Nijmegen, Netherlands
Nijmegen, Netherlands

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Mellema W.W.,VU University Amsterdam | Masen-Poos L.,Robert Bosch GmbH | Smit E.F.,VU University Amsterdam | Hendriks L.E.L.,Maastricht University | And 15 more authors.
Lung Cancer | Year: 2015

OBJECTIVES: As suggested by in-vitro data, we hypothesize that subtypes of KRAS mutated non-small cell lung cancer (NSCLC) respond differently to chemotherapy regimens. METHODS: Patients with advanced NSCLC and known KRAS mutation, treated with first-line platinum-based chemotherapy, were retrieved from hospital databases. Primary objective: to investigate overall response rate (ORR), progression free survival (PFS) and overall survival (OS) between different types of platinum-based chemotherapy per type of KRAS mutation. RESULTS: 464 patients from 17 hospitals, treated between 2000 and 2013, were included. The majority of patients had stage IV disease (93%), had a history of smoking (98%) and known with an adenocarcinoma (91%). Most common types of KRAS mutation were G12C (46%), G12V (20%) and G12D (10%). Platinum was combined with pemetrexed (n=334), taxanes (n=68) or gemcitabine (n=62). Patients treated with taxanes had a significant improved ORR (50%) compared to pemetrexed (21%) or gemcitabine (25%; p<0.01). Patients treated with bevacizumab in addition to taxanes (n=38) had the highest ORR (62%). The PFS was significantly improved in patients treated with taxanes compared to pemetrexed (HR=0.72, p=0.02), but not OS (HR=0.87, p=0.41). In patients with G12V, significantly improved ORR (p<0.01) was observed for taxanes, but not PFS or OS. Patients with G12C or G12D mutation had comparable ORR, PFS and OS in all treatment groups. CONCLUSION: KRAS mutated NSCLC patients treated with taxane-based chemotherapy had best ORR. Response to chemotherapy regimens was different in types of KRAS mutation. Especially patients with G12V had better response to taxane treatment. © 2015 Elsevier Ireland Ltd. All rights reserved.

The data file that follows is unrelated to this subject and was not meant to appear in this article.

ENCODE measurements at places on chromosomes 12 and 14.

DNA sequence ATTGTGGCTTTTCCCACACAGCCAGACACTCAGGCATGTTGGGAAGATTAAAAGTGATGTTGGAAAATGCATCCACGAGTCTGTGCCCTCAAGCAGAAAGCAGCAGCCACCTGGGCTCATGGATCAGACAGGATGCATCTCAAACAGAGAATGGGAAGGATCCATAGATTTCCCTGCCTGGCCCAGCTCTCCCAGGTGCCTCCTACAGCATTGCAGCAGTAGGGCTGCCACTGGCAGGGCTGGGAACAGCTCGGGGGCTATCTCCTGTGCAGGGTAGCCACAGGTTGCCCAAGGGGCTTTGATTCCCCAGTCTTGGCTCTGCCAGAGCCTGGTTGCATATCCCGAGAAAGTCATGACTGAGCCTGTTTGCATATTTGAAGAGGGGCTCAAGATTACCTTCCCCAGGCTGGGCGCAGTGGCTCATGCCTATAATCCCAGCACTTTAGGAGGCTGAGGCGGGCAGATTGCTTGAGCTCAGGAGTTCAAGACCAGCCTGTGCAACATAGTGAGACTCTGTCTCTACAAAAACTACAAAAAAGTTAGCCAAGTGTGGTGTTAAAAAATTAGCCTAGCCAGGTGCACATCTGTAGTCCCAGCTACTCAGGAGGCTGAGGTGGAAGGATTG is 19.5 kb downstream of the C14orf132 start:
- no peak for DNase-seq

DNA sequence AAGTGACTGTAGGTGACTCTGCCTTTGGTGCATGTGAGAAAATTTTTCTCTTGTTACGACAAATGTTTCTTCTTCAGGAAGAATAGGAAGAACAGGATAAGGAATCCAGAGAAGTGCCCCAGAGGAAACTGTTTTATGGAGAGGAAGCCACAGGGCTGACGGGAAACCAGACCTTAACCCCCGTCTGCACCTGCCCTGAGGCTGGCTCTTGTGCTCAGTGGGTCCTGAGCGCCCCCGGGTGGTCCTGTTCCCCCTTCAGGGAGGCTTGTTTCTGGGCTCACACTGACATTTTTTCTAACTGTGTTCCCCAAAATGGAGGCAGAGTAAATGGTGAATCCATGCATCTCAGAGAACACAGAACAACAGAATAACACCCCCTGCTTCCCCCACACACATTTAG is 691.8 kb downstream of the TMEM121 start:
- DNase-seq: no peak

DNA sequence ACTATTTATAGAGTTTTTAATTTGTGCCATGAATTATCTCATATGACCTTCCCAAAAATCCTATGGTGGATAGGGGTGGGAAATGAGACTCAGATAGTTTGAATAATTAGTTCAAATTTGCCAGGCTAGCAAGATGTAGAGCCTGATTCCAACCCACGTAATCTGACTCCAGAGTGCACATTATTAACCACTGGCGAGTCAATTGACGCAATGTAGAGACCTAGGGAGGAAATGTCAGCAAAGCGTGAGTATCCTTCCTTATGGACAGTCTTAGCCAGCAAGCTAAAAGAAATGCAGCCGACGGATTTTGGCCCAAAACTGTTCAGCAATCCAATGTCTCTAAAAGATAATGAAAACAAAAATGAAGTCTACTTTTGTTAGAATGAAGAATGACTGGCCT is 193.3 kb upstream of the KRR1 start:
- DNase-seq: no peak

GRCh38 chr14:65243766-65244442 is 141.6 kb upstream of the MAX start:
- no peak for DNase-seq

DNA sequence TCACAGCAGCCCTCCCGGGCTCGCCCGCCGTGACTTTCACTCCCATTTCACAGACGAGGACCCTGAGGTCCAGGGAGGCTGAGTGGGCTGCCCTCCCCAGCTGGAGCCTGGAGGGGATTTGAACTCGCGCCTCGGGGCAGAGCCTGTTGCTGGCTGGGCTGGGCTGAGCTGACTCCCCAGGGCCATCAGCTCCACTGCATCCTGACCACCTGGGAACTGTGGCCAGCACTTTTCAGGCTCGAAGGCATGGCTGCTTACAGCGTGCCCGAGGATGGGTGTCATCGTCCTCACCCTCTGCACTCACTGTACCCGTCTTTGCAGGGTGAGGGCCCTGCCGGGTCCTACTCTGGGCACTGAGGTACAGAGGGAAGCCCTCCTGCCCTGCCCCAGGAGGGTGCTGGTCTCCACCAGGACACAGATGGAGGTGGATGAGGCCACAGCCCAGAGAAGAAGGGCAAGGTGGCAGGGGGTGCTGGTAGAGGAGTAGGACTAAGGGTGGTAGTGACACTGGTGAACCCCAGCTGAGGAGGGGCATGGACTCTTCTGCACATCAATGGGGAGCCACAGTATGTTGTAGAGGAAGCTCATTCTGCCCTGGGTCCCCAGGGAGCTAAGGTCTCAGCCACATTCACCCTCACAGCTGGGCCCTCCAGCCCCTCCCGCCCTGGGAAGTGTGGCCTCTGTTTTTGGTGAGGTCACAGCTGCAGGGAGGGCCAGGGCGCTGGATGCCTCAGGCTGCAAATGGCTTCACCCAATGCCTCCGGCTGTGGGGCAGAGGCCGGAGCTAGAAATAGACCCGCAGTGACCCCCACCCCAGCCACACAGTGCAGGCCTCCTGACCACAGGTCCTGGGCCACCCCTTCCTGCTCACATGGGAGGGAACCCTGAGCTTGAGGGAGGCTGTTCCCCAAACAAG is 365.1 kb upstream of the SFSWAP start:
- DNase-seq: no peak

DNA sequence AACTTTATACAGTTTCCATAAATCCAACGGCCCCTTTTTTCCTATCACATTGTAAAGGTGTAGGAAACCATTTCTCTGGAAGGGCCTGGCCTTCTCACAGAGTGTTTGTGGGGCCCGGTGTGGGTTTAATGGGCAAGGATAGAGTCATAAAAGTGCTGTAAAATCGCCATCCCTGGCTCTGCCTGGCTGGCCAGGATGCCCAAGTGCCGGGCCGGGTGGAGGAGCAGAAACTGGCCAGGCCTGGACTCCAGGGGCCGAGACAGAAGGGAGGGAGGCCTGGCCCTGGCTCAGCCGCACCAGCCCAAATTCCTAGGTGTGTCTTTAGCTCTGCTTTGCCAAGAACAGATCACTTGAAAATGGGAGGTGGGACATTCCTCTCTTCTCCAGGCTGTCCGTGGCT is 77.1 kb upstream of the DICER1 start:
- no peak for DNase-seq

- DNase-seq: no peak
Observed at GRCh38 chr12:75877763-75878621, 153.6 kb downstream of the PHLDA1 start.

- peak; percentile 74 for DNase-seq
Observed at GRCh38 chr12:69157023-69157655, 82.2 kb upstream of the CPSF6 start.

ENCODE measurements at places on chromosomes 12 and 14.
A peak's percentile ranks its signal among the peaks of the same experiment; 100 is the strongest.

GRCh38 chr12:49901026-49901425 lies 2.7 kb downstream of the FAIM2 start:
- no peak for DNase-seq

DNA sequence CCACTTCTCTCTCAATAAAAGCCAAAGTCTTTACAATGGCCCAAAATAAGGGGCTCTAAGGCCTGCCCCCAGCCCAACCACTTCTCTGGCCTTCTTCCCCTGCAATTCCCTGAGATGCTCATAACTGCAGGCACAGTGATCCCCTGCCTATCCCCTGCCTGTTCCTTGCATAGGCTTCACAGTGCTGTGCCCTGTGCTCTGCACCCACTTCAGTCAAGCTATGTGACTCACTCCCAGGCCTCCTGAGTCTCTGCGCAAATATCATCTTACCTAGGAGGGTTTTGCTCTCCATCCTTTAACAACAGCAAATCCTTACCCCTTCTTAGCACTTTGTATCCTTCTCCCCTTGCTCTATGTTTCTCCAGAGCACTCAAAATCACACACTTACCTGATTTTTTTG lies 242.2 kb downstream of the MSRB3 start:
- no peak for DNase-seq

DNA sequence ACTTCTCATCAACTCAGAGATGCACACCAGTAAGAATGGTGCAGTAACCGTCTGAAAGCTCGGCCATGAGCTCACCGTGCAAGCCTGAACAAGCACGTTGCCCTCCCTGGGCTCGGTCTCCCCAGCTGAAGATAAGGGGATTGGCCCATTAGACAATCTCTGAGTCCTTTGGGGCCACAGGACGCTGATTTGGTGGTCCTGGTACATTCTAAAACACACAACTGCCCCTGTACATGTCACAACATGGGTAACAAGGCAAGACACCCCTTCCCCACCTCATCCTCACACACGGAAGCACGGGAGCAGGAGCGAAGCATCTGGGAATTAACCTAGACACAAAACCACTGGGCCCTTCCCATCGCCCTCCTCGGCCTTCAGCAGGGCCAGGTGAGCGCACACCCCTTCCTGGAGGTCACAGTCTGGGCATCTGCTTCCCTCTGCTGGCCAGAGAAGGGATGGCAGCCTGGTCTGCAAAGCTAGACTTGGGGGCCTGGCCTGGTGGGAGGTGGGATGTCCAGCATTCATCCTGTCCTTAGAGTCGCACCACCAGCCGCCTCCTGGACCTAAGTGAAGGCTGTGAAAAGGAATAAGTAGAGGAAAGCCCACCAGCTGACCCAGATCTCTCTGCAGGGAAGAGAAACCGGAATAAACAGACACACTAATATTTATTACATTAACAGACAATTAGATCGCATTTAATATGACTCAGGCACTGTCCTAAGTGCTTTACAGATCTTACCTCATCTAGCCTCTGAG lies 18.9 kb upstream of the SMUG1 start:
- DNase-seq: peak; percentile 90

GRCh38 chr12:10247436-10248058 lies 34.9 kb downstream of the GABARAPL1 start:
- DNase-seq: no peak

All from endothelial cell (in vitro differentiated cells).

PubMed | Canisius Wilhemina Hospital, St Antonius Hospital, Erasmus Medical Center, Elisabeth TweeSteden Hospital and 2 more.
Type: Journal Article | Journal: Acta obstetricia et gynecologica Scandinavica | Year: 2016

Women with postmenopausal bleeding and endometrial thickness >4 mm undergo endometrial sampling to exclude endometrial cancer. The aim of this study is to investigate the relative risk of developing endometrial cancer in a prospective cohort after initial work-up for postmenopausal bleeding showing reassuring histology or insufficient sampling.All women presenting with postmenopausal bleeding were prospectively included from January 2009 to April 2011. Follow-up data were collected from patient charts and PALGA (Dutch Pathology Registry). Hazard ratios for endometrial cancer were determined by calculating standardized incidence ratios.A total of 668 women were included and 568 women were available for follow-up [median follow-up time 47 (range 7-63) months]. Women who presented with postmenopausal bleeding, endometrial thickness >4 mm and hyperplasia without atypia on biopsy at the first presentation showed a significantly increased risk (standardized incidence ratio 17.15, 95% confidence interval 1.96-61.93) of being diagnosed with endometrial cancer during the first four years of follow up compared with the age-specific population. All women that developed endometrial cancer after initial reassuring histology presented with recurrent postmenopausal bleeding. None of the women with endometrial thickness >4 mm and no or insufficient sample for histology at the first presentation developed endometrial cancer during the follow up.Although in general, women with endometrial hyperplasia without atypia are considered to have a low risk for cancer, we observed a significant long-term risk of endometrial cancer after postmenopausal bleeding. Whether additional diagnostics or a more stringent follow-up regimen would be cost-effective, needs to be studied.